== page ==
Take Adani Enterprises, the Group’s holding company. Stung by collapse of share prices, it was compelled to call off the follow on public offer (FOPO) set at between Rs3,112 and Rs3,276 (full subscription had to be ensured by way of pulling strings with investors in the Gulf and some friendly groups here) and return money to subscribers. What could Gautam Adani have done but return the money his flagship enterprise secured in the course of FOPO with open market price seeking lower and lower price at every trading session. As  a result of the stock market rout, Gautam who rapidly rose to become the world’s third richest man with a net worth of $116 billion (Bloomberg Billionaires Index as on December 28, 2022) and India’s and also Asia’s richest. But with his net worth experiencing a free fall every trading day caught in a short selling blizzard, Gautam , according to Forbes, now with wealth of $33.4 billion is 38 in global ranking of the richest.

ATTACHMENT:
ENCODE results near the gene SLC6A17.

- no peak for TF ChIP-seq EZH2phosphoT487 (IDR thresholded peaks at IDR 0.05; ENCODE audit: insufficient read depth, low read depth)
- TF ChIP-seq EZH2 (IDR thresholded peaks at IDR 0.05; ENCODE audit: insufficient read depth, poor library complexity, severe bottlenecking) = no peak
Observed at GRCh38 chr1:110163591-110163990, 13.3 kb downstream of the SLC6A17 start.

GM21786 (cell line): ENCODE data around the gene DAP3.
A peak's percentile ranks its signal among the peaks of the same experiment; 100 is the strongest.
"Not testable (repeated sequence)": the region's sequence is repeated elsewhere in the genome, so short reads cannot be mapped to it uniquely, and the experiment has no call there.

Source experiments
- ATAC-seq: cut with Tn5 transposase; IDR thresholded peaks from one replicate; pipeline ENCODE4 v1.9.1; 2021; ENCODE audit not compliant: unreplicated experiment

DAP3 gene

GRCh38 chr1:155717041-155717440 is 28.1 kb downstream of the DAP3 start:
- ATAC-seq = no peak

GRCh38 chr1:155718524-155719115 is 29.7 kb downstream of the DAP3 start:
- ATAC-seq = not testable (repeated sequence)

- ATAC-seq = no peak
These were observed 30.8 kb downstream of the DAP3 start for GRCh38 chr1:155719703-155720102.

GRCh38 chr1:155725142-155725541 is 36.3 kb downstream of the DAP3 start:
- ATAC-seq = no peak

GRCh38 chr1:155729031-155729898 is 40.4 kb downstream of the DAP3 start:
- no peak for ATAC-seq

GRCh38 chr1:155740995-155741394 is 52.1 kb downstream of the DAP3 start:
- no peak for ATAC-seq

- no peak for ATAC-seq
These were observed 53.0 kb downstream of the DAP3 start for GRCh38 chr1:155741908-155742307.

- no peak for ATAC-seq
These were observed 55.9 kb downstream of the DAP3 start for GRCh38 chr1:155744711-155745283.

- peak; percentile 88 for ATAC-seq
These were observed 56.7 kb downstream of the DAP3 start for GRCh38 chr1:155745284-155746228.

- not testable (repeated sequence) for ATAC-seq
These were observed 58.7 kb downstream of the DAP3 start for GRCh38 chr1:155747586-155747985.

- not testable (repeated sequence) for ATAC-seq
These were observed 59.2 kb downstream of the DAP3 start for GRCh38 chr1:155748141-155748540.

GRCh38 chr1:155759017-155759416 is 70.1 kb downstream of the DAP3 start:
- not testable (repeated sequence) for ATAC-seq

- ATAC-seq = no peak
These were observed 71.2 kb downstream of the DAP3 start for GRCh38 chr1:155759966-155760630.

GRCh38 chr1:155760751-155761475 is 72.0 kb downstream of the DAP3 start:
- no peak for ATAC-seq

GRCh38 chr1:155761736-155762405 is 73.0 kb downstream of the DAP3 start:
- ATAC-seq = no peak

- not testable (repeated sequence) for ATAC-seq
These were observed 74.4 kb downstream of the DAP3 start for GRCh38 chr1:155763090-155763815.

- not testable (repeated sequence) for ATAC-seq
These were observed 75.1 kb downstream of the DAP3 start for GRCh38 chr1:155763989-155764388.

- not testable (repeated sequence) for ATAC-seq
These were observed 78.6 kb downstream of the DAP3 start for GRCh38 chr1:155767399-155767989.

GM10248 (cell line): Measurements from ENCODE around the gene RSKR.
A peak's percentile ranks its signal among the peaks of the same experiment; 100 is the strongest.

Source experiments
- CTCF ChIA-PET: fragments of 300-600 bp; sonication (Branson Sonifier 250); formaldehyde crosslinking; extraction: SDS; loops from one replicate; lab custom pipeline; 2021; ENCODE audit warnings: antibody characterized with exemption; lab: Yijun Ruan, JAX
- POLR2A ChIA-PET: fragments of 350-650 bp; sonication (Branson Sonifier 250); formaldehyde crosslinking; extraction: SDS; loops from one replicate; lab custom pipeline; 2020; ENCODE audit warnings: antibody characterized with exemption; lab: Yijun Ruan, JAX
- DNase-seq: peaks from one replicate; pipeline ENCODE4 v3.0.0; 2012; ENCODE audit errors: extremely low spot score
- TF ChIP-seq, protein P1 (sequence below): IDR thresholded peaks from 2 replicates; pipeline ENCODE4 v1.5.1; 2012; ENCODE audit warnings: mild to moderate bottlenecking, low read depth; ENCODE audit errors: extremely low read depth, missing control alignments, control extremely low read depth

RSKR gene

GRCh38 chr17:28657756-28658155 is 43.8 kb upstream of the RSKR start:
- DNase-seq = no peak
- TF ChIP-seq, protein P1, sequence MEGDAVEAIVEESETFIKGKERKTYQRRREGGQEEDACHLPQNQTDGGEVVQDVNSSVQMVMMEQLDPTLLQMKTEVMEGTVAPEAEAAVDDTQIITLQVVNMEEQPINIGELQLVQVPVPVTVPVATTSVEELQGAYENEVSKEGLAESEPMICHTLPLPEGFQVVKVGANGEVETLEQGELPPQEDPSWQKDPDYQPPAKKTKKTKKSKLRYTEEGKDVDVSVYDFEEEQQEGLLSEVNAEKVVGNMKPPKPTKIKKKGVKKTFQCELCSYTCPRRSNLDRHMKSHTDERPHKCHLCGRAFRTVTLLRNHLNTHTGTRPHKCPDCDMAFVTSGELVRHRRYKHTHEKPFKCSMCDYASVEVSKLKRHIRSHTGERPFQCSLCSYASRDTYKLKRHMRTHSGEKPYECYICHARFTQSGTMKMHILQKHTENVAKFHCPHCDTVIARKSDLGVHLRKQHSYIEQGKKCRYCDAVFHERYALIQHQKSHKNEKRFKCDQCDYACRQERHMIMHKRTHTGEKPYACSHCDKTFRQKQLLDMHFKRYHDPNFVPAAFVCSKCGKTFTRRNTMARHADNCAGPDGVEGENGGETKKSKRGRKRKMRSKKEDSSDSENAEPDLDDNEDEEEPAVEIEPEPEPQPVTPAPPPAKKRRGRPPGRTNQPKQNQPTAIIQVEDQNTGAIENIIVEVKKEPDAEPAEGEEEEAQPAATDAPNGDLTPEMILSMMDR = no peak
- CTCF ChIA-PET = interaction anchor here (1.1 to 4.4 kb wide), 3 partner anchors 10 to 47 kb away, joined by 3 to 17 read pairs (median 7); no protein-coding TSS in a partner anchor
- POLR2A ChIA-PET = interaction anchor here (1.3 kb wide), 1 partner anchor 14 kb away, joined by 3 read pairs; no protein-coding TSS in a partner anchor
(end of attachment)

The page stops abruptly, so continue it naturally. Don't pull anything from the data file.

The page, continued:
But whatever the popular perception of Gautam following the Hindenburg accusations, to be fair to the man, he is never boastful of his and his family’s wealth. In an interview following his ascendance to the world’s third richest slot with India Today Group, he said: “These rankings and numbers do not matter to me. They are only media hype. I am a first generation entrepreneur who had to build everything from scratch. I get my thrill from handling challenges. The bigger they are, the happier I am.” He claims to find joy in meeting challenges and finding solutions. If that be so, proving Hindenburg wrong that his “amassing a net worth of roughly $120 million in the past three years largely through “brazen stock manipulation and accounting fraud” is the challenge he surely never thought would come his way. The degree of his brazenness is shown in spikes of shares of Adani Group’s “seven listed companies” by an “average of 819 per cent… in the past three years.”